1. For the resulting raster's extent...
     The computation extent (extentexpr in the functions below) and hence the extent of the resulting raster can be: 

        -'FIRST' (the extent of the first raster) (default),
        -'SECOND' (the extent of the first raster),
        -'INTERSECTION' (the extent of the intersection of both rasters) (could also be default),
        -'UNION' (the extent of the union of both rasters).

I think the default should be INTERSECTION or UNION as they are the most obvious from the user's standpoint. I'd prefer INTERSECTION as that is typically the most compact.

  1. For the expressions dealing with nodata...
    Alternative expressions, evaluated in place of the main expression, can be provided as parameter to deal with nodata values: 

        -nodata1expr is evaluated when the first raster pixel value is nodata or when the first raster is absent from the pixel area being evaluated
        -nodata2expr is evaluated when the second raster pixel value is nodata or when the second raster is absent from the pixel area being evaluated
        -nodatanodataexpr is evaluated when both rasters pixel values are nodata or when the both rastera are absent from the pixel area being evaluated
        -expression is evaluated when both raster pixel values are withdata.

    All expressions default to NULL. When an expression is NULL every pixel filling the condition of this expression is set to NULL (nodata).

My concern is with the last sentence "When an expression is NULL every pixel filling the condition of this expression is set to NULL (nodata).". What is the nodata value in this situation when the pixel is set to NULL?

comment:11 Changed 9 years ago by Bborie Park

I don't believe we want an additional parameter specifying which raster is the primary raster as per:

An optional option could be added to allow specifying which raster, between the first and the second, is the MASTER raster. The MASTER raster is used to determine the pixeltype, the alignment and the nodatavalue of the resulting raster. If the MASTER raster do not have a nodata value defined and it is necessary to set one in the resulting raster then the minimal possible value for the pixeltype should be used as nodata value. In case this option would not be added or in case it is not passed to the function, the first raster should be used to determine those informations.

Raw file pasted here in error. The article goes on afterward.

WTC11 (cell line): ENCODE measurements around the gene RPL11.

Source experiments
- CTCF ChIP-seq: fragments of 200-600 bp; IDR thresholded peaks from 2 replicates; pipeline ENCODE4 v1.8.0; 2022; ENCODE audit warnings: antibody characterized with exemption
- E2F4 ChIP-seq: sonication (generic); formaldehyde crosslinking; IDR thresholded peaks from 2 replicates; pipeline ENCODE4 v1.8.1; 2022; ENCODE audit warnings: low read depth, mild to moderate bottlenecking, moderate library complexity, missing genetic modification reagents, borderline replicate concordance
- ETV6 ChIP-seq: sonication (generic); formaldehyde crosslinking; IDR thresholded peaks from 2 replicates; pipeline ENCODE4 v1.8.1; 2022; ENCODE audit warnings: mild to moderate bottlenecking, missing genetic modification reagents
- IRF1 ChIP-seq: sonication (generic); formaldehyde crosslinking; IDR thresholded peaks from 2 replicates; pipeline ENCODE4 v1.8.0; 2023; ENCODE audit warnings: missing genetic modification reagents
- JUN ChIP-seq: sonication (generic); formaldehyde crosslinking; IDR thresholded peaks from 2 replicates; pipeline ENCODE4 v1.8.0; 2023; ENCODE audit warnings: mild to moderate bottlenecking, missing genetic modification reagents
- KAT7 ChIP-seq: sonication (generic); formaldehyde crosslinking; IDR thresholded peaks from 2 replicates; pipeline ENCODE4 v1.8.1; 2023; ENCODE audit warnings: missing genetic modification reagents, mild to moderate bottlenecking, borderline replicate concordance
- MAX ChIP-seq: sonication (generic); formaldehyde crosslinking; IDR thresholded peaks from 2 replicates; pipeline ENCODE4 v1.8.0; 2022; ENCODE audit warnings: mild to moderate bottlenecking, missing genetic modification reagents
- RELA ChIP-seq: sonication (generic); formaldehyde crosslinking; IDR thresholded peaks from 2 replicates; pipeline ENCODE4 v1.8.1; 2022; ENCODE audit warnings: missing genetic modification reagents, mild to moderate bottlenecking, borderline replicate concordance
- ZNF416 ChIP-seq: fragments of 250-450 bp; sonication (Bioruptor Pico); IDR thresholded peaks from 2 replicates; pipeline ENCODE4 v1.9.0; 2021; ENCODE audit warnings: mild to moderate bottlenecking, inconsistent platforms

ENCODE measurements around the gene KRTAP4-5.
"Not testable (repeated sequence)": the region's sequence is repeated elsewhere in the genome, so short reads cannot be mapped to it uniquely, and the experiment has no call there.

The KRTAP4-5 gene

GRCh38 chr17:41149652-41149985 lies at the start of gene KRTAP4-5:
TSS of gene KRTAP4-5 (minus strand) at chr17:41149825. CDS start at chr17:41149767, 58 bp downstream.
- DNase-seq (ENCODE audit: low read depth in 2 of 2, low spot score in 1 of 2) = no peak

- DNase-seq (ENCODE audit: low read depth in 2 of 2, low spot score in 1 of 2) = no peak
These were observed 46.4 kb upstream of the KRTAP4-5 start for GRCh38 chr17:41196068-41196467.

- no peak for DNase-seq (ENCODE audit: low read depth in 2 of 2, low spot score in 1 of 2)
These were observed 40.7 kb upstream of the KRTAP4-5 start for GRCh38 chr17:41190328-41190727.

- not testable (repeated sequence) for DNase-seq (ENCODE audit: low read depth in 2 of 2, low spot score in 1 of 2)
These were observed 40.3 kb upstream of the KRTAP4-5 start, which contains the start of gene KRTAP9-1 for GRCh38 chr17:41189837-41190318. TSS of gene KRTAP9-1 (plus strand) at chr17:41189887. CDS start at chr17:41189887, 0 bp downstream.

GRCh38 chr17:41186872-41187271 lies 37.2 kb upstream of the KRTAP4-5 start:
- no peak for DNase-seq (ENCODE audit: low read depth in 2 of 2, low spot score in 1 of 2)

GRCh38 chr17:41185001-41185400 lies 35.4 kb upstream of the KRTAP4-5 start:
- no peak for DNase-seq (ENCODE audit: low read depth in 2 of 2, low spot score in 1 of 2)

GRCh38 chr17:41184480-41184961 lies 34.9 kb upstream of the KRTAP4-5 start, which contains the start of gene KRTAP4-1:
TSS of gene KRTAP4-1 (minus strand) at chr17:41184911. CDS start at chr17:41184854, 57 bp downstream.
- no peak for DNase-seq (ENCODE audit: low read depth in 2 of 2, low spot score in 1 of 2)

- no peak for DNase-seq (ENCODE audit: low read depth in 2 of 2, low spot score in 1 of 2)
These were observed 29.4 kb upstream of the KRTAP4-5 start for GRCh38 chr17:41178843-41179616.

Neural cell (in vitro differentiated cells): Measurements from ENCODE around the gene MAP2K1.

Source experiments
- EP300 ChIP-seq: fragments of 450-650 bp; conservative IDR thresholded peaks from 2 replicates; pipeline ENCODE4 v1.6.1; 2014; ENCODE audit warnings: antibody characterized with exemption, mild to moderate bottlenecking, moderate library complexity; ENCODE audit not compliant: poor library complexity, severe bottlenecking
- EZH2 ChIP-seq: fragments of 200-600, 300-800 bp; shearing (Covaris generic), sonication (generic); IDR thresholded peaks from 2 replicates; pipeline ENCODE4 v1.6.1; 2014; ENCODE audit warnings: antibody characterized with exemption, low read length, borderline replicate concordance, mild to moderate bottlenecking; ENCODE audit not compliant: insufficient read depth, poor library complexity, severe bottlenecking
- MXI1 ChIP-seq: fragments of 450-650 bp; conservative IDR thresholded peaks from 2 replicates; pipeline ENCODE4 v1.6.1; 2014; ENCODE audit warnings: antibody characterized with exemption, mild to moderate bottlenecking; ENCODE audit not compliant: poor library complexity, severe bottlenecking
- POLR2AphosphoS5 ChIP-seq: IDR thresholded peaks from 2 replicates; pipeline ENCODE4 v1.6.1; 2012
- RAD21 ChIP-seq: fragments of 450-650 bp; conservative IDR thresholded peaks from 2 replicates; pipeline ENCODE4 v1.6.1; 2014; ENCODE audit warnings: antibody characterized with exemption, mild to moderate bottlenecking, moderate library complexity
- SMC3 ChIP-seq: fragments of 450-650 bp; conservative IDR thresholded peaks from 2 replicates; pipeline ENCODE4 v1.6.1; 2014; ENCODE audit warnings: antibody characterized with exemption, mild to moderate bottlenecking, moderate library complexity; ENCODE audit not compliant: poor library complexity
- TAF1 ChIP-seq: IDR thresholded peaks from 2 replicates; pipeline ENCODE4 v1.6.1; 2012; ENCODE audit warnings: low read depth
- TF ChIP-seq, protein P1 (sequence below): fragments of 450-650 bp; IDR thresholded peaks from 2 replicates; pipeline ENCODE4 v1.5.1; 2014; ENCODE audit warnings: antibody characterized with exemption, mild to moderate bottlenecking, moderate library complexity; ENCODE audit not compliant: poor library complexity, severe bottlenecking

Instead, whichever raster is provided first to ST_MapAlgebra should be the MASTER/primary raster.

comment:12 Changed 9 years ago by robe

I concur with Bborie. We have way too many parameters for things already.

Sandro was complaining about his finger getting tired what is with all these permutations. Weren't you Sandro? We've already taken 3 keystrokes away from him with our ST_ - do we need to torture him any more?

comment:13 in reply to:  10 Changed 9 years ago by pracine

Replying to dustymugs:

I don't know if it is appropriate for ST_MapAlgebra to do the alignment automatically as the behavior would differ from the behavior of other exceptions, primarily different SRIDs. Technically, you could reproject the second raster to that of the first automatically as well but we're outputting an exception instead. Outputting an exception is in-line with the behavior found in the geometry functions.

In addition, the resampling of the second raster may change (probably will) depending on the resampling algorithm used, which I think is a decision that the end-user must make.

I would tend to agree. Normally the same way every raster in a table should have the same SRID, they should also be aligned.

  1. For the resulting raster's extent...
     The computation extent (extentexpr in the functions below) and hence the extent of the resulting raster can be: 

        -'FIRST' (the extent of the first raster) (default),